How To Handle and Cook Wild Mushrooms

By / Magazine / October 26th, 2009 / 2

So you have just returned from successfully foraging in the woods. Your basket is brimming with assorted wild mushrooms. As you spread out your haul on the newspaper-covered table, savouring thoughts of the feast to come, the itchy insect bites are quickly forgotten. Now it is time to make sure you get the best out of your harvest.

The first important task is to sort through all the mushrooms, discarding any wormy or decayed specimens. Humans are not the only creatures that like to gorge on mushrooms, and soft-fleshed species like the Boletes (Ceps, Porcini, Steinpilz in other languages) can become infested by insects and worms pretty fast. Cutting through the soft flesh will reveal any trace of worm holes. Secondly, mushrooms should be separated by type: Boletes, Chanterelles, various gilled mushrooms, puffballs and any other edible species you may have come across. If you are uncertain of any mushroom’s identity, it should be put aside for later identification, and if that fails, discarded.


Mushrooms should be carefully cleaned with a soft brush to remove any grit, small twigs or other forest debris. Suitable nylon brushes can be purchased at cookware shops. In a pinch, though, a soft bristled toothbrush will do the job. The delicate fungi should not be immersed in water as this can destroy subtle flavours, but they can be carefully wiped down with a damp cloth.



Preserving Wild Mushrooms

After sorting and selecting has been completed, decide which mushrooms you will be using in the near future and which you would like to preserve for later use. Select only those in very good condition for preserving. There are a number of effective methods for preserving wild mushrooms; your options will be decided partially by the species (depending on the type of mushroom, some methods work better than others) and partially by how you plan to use them in the future.

Drying works brilliantly with Boletes but not nearly as well for other species such as Chanterelles. Dried mushrooms, like dried herbs, can add wonderful flavours to a variety of dishes. Other methods include freezing, pickling in vinegar, preserving in olive oil and salting.

sautéing in butter before freezing

The classic French method “Duxelle” combines finely chopped mushrooms and shallots which are cooked in wine, butter and herbs. The mixture can be refrigerated, or frozen in small portions for use over a longer period.

A simpler modification of this method is to lightly sauté mushrooms by themselves in butter and freeze in small, meal-sized packages. This works extremely well with Chanterelles as well as many other woodland mushrooms that can subsequently be used in soups, cream sauces for pasta or simply as side dishes with a main course. Below is the tried and true method developed by my wife, Jody Wood.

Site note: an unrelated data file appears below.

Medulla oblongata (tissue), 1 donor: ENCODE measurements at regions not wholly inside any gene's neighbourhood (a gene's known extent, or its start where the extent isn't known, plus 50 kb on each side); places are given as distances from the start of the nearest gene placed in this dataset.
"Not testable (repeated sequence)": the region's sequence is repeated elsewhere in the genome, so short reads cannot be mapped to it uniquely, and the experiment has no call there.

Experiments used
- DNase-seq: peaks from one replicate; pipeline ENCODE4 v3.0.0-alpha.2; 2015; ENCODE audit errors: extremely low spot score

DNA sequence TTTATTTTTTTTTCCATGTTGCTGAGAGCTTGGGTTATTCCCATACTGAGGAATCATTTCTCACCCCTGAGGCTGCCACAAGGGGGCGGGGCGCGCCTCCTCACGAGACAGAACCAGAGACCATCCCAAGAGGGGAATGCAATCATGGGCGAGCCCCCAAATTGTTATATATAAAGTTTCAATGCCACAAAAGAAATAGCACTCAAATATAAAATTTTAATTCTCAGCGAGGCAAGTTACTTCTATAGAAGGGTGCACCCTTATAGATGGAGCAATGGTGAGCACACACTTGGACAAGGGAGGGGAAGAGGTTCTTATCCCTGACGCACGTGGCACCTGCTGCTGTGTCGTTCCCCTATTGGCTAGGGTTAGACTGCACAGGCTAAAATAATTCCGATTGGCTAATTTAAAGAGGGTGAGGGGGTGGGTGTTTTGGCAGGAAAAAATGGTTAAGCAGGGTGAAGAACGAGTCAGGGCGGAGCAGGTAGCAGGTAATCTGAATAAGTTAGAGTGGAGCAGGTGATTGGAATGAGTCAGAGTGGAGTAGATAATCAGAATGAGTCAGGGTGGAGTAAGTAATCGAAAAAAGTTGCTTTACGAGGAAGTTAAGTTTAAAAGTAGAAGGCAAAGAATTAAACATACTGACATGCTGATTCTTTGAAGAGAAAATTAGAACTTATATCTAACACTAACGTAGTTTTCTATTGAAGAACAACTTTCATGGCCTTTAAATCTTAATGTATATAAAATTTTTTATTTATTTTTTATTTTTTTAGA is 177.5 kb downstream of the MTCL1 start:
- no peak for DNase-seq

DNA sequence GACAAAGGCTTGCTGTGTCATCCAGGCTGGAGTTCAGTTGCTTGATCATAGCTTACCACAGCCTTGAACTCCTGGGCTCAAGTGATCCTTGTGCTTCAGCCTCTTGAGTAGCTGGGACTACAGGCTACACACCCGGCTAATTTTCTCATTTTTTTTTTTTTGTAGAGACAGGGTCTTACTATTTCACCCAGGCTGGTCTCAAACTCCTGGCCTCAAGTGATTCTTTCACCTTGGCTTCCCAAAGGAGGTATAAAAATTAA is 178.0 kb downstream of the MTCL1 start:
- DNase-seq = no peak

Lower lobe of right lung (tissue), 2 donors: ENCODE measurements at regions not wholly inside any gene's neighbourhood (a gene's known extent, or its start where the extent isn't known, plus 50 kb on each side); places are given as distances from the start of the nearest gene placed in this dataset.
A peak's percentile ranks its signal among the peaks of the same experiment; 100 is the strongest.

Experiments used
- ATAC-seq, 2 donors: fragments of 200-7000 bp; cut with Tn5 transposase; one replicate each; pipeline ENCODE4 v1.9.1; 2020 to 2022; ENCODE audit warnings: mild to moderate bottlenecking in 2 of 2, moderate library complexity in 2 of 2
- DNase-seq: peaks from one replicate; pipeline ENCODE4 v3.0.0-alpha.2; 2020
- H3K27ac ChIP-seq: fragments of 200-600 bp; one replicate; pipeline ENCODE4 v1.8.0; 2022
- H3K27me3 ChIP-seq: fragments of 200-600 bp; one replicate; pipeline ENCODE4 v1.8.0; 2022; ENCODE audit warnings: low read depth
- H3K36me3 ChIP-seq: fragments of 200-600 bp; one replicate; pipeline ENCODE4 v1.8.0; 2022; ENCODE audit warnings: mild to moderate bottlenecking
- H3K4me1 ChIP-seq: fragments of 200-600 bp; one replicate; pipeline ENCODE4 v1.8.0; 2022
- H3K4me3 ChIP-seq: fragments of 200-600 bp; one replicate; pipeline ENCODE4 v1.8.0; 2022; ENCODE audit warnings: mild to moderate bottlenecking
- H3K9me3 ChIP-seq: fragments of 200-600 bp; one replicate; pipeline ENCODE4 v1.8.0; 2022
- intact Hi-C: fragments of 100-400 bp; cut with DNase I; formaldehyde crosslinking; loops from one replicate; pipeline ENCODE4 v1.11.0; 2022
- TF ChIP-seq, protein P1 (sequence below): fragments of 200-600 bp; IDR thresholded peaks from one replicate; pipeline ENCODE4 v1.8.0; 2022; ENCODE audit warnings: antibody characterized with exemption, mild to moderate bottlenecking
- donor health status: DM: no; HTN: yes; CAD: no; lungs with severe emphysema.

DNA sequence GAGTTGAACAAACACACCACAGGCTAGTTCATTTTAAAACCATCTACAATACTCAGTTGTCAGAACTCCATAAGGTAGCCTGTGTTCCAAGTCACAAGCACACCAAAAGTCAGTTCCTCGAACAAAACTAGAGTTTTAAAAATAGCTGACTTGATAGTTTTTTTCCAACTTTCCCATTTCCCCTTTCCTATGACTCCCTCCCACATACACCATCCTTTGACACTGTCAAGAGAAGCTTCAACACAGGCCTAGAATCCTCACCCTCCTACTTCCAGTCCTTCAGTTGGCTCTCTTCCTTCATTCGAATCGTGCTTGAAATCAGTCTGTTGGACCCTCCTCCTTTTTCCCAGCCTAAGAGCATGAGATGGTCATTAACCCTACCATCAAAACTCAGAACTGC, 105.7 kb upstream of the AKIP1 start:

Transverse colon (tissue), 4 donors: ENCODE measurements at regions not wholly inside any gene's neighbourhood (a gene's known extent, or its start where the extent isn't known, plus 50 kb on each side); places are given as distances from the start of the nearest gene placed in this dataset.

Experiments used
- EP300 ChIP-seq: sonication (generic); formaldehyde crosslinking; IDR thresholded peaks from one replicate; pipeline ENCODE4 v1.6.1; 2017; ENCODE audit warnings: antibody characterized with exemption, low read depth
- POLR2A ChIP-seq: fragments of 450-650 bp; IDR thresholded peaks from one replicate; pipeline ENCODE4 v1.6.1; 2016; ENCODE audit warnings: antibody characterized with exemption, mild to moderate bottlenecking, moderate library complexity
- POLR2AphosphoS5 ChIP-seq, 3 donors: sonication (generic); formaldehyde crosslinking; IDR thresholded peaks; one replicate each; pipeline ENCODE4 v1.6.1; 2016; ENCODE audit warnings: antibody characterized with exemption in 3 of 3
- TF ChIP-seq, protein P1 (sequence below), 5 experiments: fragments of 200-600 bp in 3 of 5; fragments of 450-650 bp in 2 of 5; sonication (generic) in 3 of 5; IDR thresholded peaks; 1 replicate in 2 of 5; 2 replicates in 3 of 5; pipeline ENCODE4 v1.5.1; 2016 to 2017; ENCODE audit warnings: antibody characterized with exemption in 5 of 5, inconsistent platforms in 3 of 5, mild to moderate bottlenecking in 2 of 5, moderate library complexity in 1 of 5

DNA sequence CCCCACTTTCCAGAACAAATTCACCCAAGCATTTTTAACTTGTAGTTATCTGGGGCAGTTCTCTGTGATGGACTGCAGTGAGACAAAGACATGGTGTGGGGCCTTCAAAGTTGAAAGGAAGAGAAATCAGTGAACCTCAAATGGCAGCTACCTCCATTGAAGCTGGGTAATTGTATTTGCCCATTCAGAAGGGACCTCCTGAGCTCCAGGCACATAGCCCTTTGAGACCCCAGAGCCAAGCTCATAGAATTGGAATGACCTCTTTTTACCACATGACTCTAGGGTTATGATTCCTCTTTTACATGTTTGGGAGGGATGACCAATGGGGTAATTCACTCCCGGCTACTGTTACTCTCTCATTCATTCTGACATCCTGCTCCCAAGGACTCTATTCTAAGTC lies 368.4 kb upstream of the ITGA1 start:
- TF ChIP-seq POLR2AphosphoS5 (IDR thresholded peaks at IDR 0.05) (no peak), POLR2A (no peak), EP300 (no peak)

There are many different ways of preserving wild mushrooms; however, one of the best is also the simplest. Sauté the wild mushrooms in plenty of butter. Add more butter than normal, since it is absorbed by the mushrooms. Sauté until the liquid from the mushrooms disappears. As soon as the liquid disappears, remove the mushrooms from the pan, place on a plate and allow to cool. When they are completely cooled, place in freezer bags in desired quantities and freeze. At this point, the mushrooms are only partially cooked but will preserve beautifully. Thaw them out when you are ready. More cooking will be required. Wild mushrooms are very flavourful so only small quantities are needed.

drying wild mushrooms

As with herbs, drying mushrooms greatly intensifies their flavour. The King Boletus develops a profoundly rich beefy aroma and an amazingly complex flavour. Morels develop a perfumed character that is hard to describe, but which adds extraordinary flavours and aromas to any dish in which you use them. Mushrooms can be dried on racks in a warm dry place, but in our relatively cool climate it can take several days before they are completely free of all moisture. There are reasonably priced commercial dehydrators that are particularly efficient for this task, but the standard kitchen oven can also do a good job.